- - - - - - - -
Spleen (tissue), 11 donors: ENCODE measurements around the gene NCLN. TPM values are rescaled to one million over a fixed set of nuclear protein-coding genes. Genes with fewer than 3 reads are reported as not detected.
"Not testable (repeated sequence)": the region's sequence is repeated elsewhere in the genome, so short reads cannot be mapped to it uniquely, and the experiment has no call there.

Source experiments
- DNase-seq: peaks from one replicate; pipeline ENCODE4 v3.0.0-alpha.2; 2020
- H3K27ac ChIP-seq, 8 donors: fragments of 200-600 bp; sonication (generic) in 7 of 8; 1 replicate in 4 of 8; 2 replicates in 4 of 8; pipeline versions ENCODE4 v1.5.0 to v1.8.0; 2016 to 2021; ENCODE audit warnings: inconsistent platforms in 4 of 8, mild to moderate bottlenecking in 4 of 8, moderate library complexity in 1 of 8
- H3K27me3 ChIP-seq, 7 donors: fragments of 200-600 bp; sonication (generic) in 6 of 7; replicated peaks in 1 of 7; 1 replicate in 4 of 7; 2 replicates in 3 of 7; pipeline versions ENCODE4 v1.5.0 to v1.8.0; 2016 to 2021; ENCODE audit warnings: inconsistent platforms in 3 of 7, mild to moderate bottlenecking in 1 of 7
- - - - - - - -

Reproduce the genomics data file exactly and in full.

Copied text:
Spleen (tissue), 11 donors: ENCODE measurements around the gene NCLN. TPM values are rescaled to one million over a fixed set of nuclear protein-coding genes. Genes with fewer than 3 reads are reported as not detected.
"Not testable (repeated sequence)": the region's sequence is repeated elsewhere in the genome, so short reads cannot be mapped to it uniquely, and the experiment has no call there.

Source experiments
- DNase-seq: peaks from one replicate; pipeline ENCODE4 v3.0.0-alpha.2; 2020
- H3K27ac ChIP-seq, 8 donors: fragments of 200-600 bp; sonication (generic) in 7 of 8; 1 replicate in 4 of 8; 2 replicates in 4 of 8; pipeline versions ENCODE4 v1.5.0 to v1.8.0; 2016 to 2021; ENCODE audit warnings: inconsistent platforms in 4 of 8, mild to moderate bottlenecking in 4 of 8, moderate library complexity in 1 of 8
- H3K27me3 ChIP-seq, 7 donors: fragments of 200-600 bp; sonication (generic) in 6 of 7; replicated peaks in 1 of 7; 1 replicate in 4 of 7; 2 replicates in 3 of 7; pipeline versions ENCODE4 v1.5.0 to v1.8.0; 2016 to 2021; ENCODE audit warnings: inconsistent platforms in 3 of 7, mild to moderate bottlenecking in 1 of 7